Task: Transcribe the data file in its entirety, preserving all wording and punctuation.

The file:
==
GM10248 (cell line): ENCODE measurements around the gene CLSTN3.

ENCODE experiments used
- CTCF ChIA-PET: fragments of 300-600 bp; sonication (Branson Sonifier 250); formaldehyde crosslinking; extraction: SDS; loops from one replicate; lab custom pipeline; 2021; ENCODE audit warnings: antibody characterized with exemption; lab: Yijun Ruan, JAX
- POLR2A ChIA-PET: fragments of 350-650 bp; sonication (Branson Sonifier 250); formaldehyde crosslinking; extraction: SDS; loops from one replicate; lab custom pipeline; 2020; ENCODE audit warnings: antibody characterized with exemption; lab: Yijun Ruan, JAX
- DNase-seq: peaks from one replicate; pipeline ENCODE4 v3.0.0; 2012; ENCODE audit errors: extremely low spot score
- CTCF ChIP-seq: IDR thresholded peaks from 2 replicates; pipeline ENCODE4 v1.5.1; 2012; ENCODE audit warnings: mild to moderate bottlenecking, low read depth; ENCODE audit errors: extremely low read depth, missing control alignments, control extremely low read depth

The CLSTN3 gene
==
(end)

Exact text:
GM10248 (cell line): ENCODE measurements around the gene CLSTN3.

ENCODE experiments used
- CTCF ChIA-PET: fragments of 300-600 bp; sonication (Branson Sonifier 250); formaldehyde crosslinking; extraction: SDS; loops from one replicate; lab custom pipeline; 2021; ENCODE audit warnings: antibody characterized with exemption; lab: Yijun Ruan, JAX
- POLR2A ChIA-PET: fragments of 350-650 bp; sonication (Branson Sonifier 250); formaldehyde crosslinking; extraction: SDS; loops from one replicate; lab custom pipeline; 2020; ENCODE audit warnings: antibody characterized with exemption; lab: Yijun Ruan, JAX
- DNase-seq: peaks from one replicate; pipeline ENCODE4 v3.0.0; 2012; ENCODE audit errors: extremely low spot score
- CTCF ChIP-seq: IDR thresholded peaks from 2 replicates; pipeline ENCODE4 v1.5.1; 2012; ENCODE audit warnings: mild to moderate bottlenecking, low read depth; ENCODE audit errors: extremely low read depth, missing control alignments, control extremely low read depth

The CLSTN3 gene